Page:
Being Brad Stevens Isn’t a Cure for the LeBron Effect

In the summer of 2013, Danny Ainge hired Butler coach Brad Stevens which raised a lot of eyebrows since Stevens had no NBA experience, either as a player or coach. Ainge gave Stevens a 6 year contract. To understand how much faith that was consider the four coaches hired within the last month. David Fizdale (Knicks), Igor Kokoskov (Suns), Lloyd Pierce (Hawks), James Borrego (Hornets).

Fizdale, Kokoskov, Pierce and Borrego have 58 years of NBA experience. In 2013, Brad Stevens had none.

Brad Stevens signed a 6 year deal. Fizdale, a former NBA head coach, and James Borrego, a former NBA assistant, signed 4 year deals. In essence, Danny Ainge put more faith in someone who never stepped foot on a NBA floor, training room, video room then current teams have with coaches who have NBA experience.

Brad Stevens had to immediately perform. He followed Doc Rivers who took the Celtics to two NBA Finals. There was intense cynicism.

Brad Stevens began his career with four straight losses and the Celtics did what everyone pretty much thought, 25 wins. The season ended brutally, 16 losses the last 19 games. The next year they won 40 games. Then 48 games. Two 50+ win seasons (2016-18) has vaulted Stevens onto the best head coach list but his peers aren’t buying it, locking him out of Coach of the Year.

The 2017-18 season was pretty special for Brad Stevens. He thrived in the regular season without Gordon Hayward. He thrived in the post season without Kyrie Irving until game 7 when everything was on the line. Because he lost the most important game of the year, does that make him any less great? Or is he exactly who his peers, who didn’t give him any Coach of the Year votes, say he is.

This is not debatable. In a league that has dripping disdain for young guys doing everything, Stevens legitimized his young guys-Jayson Tatum, Terry Rozier, Jaylen Brown- treating them as he would a veteran. His after time-out schemes were extraordinary until he had to go up against the KIng.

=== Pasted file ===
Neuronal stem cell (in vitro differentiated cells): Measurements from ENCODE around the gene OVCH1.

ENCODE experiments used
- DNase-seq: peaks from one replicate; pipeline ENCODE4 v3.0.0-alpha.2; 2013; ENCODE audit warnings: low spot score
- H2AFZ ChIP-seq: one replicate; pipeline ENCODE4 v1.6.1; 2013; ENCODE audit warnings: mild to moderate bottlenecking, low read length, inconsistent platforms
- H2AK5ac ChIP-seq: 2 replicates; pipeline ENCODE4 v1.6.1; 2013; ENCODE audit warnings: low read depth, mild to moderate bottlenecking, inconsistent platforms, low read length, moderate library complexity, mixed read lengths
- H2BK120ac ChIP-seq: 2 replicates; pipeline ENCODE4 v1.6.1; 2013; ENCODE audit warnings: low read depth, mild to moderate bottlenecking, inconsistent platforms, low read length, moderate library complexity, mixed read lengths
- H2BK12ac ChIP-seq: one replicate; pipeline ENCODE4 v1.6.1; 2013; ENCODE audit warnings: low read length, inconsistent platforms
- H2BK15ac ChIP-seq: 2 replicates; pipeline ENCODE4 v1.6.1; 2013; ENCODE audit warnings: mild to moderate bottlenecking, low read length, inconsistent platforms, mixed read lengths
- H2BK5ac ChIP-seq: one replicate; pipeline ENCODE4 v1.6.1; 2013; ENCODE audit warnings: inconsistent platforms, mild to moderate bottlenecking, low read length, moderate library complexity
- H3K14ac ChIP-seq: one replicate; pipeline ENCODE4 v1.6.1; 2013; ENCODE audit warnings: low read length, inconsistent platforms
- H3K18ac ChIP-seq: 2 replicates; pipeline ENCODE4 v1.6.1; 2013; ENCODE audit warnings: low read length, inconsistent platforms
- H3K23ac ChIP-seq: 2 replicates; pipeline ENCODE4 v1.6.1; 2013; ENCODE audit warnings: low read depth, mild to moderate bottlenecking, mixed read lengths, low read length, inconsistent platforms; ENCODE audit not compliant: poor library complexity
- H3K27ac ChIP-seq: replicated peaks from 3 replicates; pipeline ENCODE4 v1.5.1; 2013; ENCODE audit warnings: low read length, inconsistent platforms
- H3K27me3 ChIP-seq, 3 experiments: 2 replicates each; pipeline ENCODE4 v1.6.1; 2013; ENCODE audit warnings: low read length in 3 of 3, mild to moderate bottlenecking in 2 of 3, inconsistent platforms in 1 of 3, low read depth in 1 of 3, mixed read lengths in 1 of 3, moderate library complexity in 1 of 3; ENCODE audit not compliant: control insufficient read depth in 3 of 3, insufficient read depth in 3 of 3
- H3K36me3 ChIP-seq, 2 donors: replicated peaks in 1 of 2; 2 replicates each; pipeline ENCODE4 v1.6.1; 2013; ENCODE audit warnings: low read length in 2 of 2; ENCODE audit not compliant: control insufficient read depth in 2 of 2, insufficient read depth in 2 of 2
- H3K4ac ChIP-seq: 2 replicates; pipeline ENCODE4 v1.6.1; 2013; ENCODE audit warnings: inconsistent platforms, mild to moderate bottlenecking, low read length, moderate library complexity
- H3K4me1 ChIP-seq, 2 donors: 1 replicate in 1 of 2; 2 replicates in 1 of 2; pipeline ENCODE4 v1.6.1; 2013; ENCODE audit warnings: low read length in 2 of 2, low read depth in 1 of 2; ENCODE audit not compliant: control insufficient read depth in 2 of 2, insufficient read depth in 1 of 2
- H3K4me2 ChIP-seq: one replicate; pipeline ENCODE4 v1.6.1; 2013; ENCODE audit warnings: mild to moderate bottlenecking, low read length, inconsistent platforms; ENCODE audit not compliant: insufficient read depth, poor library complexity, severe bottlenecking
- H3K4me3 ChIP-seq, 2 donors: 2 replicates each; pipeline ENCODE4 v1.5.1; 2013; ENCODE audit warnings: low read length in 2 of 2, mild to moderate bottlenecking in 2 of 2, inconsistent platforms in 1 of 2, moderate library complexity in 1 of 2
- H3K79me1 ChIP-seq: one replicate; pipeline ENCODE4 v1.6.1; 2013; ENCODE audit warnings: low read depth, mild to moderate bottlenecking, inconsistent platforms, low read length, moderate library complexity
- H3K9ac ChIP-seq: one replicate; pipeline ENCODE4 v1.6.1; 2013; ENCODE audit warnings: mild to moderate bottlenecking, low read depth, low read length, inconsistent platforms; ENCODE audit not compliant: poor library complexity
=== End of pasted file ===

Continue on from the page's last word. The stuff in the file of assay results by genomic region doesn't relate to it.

Stevens is in good company. Tom Thibodeau. Doc Rivers. Frank Vogel (twice). Mike Budenholzer. Dwane Casey. All lost to LeBron James in the Eastern Conference Finals.

Tom Thibodeau, Doc Rivers and Mike Budenholzer have won Coach of the Year. Dwane Casey will probably win it this year. So LBJ is killing the best scheming masterminds. Stevens joins the illustrious club. No reason to cry. But.

Something about it was predictable. The Celtics were not the best offensive team in the playoffs. They were not the best defensive team. They didn’t have the fastest pace. They weren’t killing it with offensive and defensive ratings. They didn’t lead in blocks, rebounds or assists. They were not leading in field goal attempts; they shared the ball and did superstar by committee. They were anemic on the road.

Superstars win Game 7’s and get you into the NBA Finals. So was it Boston smoke and mirrors?

Brad Stevens on the bench was cool, calm guy drawing up plays and encouraging his players in the strength of the team is the team. Do team. Perhaps it’s why he was he snubbed by his peers who were a little bit salty that not one of their experienced own has excelled like Stevens with a bunch of pieces he made great. Not being considered for Coach of the Year when he lost Gordon Hayward and Kyrie Irving and the Celtics won over 50 games is a joke. But where Stevens clapped back was the Eastern Conference Finals. And where the coaches had the last word was Game 7.

He didn’t beat you know who. The record remains intact.  No  Eastern Conference team has beaten LeBron James since 2010- Doc Rivers Celtics being the last forcing James on vacation before the Finals.

This is why. Not to be simplistic but it’s simplistic.

LeBron James is the playoff leader in Minutes Played, Field Goals Made, Field Goals Attempted, 2-Point Field Goals, 2-Point Attempts, Free throws, Free throw attempts, Points, PER, Offensive Win Shares, Win Shares, Win Shares per 48 Minutes, Box Plus/Minus, Offensive Box Plus/Minus, Value Over Replacement Player.

The math is simple. A team without a superstar isn’t going to beat the greatest ever. If they could, they would be superstars themselves. They are not, despite the we over me identity. This is LeBron James country, the NBA Finals.

I was sitting in an Uber in Boston on the way to Logan Airport on Black Monday. I asked the driver was he heartbroken about what happened on Sunday night. He winced and said, “I expected it. I really did.”

So did we.